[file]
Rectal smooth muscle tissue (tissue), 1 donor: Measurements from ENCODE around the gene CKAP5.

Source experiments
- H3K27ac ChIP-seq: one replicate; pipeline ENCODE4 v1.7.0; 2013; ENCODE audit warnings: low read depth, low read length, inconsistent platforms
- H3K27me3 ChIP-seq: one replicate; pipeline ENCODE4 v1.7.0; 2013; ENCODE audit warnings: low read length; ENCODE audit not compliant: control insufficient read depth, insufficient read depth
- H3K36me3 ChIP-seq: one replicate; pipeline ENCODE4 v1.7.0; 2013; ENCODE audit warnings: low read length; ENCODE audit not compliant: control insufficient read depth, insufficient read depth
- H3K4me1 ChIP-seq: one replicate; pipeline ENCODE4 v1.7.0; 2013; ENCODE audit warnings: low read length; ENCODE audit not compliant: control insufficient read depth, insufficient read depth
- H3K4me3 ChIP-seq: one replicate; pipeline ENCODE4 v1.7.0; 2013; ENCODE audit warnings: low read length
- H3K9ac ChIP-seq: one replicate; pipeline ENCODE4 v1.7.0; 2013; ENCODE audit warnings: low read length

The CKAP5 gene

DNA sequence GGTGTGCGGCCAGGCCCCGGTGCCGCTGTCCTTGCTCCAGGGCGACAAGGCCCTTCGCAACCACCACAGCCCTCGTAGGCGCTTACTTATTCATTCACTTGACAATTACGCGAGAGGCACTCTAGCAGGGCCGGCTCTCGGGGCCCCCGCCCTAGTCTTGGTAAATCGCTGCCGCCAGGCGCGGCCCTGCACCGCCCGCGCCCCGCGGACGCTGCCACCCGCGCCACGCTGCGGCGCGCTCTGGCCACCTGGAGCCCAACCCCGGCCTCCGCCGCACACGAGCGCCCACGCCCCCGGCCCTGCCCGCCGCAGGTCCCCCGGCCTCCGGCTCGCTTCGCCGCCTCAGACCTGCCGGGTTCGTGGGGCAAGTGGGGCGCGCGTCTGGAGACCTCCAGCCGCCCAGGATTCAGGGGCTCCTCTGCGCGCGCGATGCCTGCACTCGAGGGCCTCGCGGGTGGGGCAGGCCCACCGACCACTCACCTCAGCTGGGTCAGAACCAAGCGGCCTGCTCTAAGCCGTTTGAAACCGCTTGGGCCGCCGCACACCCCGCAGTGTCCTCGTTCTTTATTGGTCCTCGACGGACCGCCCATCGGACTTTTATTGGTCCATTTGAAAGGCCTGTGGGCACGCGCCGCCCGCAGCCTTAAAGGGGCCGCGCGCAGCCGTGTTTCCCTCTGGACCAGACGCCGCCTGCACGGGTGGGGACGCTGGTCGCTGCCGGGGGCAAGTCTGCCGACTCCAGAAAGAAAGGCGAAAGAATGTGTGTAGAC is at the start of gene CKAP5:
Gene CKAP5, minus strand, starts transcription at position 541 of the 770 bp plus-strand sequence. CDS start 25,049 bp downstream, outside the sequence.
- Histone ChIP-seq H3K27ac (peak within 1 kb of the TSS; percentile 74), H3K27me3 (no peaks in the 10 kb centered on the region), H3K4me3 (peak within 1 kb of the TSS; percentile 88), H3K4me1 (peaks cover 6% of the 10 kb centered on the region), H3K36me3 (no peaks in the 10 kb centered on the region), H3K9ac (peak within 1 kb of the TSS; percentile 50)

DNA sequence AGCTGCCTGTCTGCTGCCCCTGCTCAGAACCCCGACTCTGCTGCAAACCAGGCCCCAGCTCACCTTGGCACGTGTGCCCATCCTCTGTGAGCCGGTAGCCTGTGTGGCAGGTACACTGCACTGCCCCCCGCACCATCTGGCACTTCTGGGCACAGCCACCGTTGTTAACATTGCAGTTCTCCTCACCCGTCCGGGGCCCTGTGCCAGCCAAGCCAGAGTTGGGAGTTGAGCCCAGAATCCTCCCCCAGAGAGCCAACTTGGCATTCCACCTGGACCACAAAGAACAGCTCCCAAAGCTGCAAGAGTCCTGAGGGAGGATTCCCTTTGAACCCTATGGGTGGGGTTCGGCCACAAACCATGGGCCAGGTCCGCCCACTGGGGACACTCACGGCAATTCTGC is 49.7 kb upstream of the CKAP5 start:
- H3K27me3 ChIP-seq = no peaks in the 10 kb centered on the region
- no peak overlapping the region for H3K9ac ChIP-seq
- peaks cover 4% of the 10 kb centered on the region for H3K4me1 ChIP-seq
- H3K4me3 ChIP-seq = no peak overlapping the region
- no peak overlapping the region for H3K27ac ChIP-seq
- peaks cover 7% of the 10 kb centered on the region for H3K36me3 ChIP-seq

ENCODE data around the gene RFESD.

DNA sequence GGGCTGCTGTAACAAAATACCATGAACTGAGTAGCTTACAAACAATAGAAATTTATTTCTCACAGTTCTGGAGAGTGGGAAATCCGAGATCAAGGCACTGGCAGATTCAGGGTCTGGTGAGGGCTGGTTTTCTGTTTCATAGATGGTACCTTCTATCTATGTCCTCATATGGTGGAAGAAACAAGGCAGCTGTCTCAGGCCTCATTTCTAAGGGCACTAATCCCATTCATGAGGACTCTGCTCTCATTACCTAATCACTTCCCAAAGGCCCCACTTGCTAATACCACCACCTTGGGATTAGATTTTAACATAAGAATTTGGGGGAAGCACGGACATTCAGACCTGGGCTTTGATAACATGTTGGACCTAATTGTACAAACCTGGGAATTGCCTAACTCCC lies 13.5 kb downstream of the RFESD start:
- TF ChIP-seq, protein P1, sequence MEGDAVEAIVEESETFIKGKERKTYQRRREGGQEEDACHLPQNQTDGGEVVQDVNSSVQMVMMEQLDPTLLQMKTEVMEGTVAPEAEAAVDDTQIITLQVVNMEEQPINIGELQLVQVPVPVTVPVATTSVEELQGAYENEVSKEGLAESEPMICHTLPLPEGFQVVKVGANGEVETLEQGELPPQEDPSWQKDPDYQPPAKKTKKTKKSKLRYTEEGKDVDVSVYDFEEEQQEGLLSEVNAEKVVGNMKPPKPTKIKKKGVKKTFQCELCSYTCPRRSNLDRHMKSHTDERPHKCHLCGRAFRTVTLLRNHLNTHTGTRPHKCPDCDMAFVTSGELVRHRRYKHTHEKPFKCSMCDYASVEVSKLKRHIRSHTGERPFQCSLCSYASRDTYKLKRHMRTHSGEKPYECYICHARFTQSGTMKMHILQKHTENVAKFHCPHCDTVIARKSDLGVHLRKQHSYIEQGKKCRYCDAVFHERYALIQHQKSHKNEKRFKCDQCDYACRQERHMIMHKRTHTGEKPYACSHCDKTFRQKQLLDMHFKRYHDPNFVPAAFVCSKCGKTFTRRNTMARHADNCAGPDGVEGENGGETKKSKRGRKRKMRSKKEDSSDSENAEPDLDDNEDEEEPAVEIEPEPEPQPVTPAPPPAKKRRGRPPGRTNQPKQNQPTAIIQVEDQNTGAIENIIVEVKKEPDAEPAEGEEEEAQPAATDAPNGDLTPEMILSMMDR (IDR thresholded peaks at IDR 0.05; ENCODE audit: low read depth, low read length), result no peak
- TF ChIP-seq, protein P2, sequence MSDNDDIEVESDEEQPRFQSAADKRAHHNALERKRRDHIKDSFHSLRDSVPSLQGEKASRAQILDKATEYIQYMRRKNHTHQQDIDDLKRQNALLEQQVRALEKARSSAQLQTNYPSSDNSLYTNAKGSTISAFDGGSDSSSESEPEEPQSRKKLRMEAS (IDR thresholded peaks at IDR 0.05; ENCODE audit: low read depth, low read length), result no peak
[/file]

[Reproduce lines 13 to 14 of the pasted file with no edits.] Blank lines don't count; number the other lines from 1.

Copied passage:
DNA sequence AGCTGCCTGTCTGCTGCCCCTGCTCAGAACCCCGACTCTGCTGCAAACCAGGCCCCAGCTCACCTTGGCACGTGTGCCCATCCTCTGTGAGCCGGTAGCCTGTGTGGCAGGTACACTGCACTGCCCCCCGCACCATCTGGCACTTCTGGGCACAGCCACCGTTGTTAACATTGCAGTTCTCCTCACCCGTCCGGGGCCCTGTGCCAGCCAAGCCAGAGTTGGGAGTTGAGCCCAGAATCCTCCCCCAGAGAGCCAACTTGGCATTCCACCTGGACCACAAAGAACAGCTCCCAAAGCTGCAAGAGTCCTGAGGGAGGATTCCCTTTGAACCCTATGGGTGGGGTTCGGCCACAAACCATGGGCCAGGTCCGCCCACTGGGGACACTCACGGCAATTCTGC is 49.7 kb upstream of the CKAP5 start:
- H3K27me3 ChIP-seq = no peaks in the 10 kb centered on the region